Among societies of which Paton was a founder were:[1]

  • The National Home Reading Union (1889), suggested by the account given by Joshua Girling Fitch of "The Chautauqua Reading Circle" in the Nineteenth Century, October 1888.
  • The Bible Reading and Prayer Union (1892).
  • The English Land Colonisation Society, 1892 (later the Co-operative Small Holders Association).
  • The Boys' (1900) and Girls' (1903) Life Brigades.
  • The Young Men's and Young Women's Brigade of Service (1905). The British Institute of Social Service was set up the same year by Paton with Shaftesbury Lectures, and ran the Shaftesbury Lectures.[2]
  • The Boys' and Girls' League of Honour (1906).

Paton was president of the Licensing Laws Information Bureau (1898-1902), and vice-president of the British Institute for Social Service (1904), and of the British and Foreign Bible Society (1907).[1]

Paton with Robert William Dale edited (1858–61) The Eclectic Review. With Frederick Smeeton Williams, his colleague, he edited the "Home Mission Tract Series" (1865). He was a consulting editor (1882-8) of the Contemporary Review, to which, at his request, Lightfoot contributed (1874–7) his articles on Supernatural Religion. With Percy William Bunting, and Alfred Ernest Garvie, he edited a series of papers Christ and Civilisation (1910), his last work.[1]


Paton's publications include The Two-fold Alternative (3rd ed., 1900), The Inner Mission of the Church (new ed., 1900), and two volumes of collected essays. He was a constant contributor to literary reviews.


His son, John Lewis Paton (1863-1946), who headed the Cambridge classical tripos in 1886, became High Master of Manchester Grammar School in 1903.


  1. 1.0 1.1 1.2 1.3 1.4 1.5 1.6 1.7 1.8  Lee, Sidney, ed. (1901). [ "Paton, John Brown" ] Check |ws link in chapter= value (help). Dictionary of National Biography (1st supplement). 3. London: Smith, Elder & Co.<templatestyles src="Module:Citation/CS1/styles.css"></templatestyles>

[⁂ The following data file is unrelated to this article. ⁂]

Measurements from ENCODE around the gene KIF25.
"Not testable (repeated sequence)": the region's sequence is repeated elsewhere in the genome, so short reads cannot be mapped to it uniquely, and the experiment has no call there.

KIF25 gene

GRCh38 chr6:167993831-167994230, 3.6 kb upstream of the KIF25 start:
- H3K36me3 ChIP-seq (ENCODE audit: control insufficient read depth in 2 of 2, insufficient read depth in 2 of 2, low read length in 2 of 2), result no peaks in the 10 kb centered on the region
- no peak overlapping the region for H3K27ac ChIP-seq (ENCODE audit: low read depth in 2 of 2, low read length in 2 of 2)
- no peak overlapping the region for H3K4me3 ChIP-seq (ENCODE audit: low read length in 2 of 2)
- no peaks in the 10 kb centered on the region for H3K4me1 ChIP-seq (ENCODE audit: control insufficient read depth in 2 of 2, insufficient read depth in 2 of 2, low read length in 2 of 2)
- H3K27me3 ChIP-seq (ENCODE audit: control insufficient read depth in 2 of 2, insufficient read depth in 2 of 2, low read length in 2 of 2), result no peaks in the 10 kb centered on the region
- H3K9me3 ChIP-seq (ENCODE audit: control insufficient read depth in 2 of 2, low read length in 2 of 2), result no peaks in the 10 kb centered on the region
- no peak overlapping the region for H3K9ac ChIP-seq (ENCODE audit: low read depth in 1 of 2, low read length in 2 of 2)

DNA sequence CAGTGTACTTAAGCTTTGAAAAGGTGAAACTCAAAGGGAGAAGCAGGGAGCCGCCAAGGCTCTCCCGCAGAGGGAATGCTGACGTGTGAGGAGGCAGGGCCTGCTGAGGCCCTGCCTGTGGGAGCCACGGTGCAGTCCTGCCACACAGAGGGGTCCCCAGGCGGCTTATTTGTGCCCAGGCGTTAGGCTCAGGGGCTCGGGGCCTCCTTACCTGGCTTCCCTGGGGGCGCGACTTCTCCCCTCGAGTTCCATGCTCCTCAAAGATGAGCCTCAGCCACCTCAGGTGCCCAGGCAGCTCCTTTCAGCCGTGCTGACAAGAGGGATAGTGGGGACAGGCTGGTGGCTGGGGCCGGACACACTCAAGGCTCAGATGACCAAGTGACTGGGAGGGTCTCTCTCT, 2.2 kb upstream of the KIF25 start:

2.  Lee, Sidney, ed. (1901). [ "Meakin, James Edward Budgett" ] Check |ws link in chapter= value (help). Dictionary of National Biography (1st supplement). 2. London: Smith, Elder & Co.<templatestyles src="Module:Citation/CS1/styles.css"></templatestyles>


 This article incorporates text from a publication now in the public domainLee, Sidney, ed. (1901). [ "Paton, John Brown" ] Check |ws link in chapter= value (help). Dictionary of National Biography (1st supplement). 3. London: Smith, Elder & Co.CS1 maint: ref=harv (link)<templatestyles src="Module:Citation/CS1/styles.css"></templatestyles>Public Domain This article incorporates text from a publication now in the public domainChisholm, Hugh, ed. (1911). Encyclopædia Britannica (11th ed.). Cambridge University Press. Missing or empty |title= (help)CS1 maint: ref=harv (link)<templatestyles src="Module:Citation/CS1/styles.css"></templatestyles>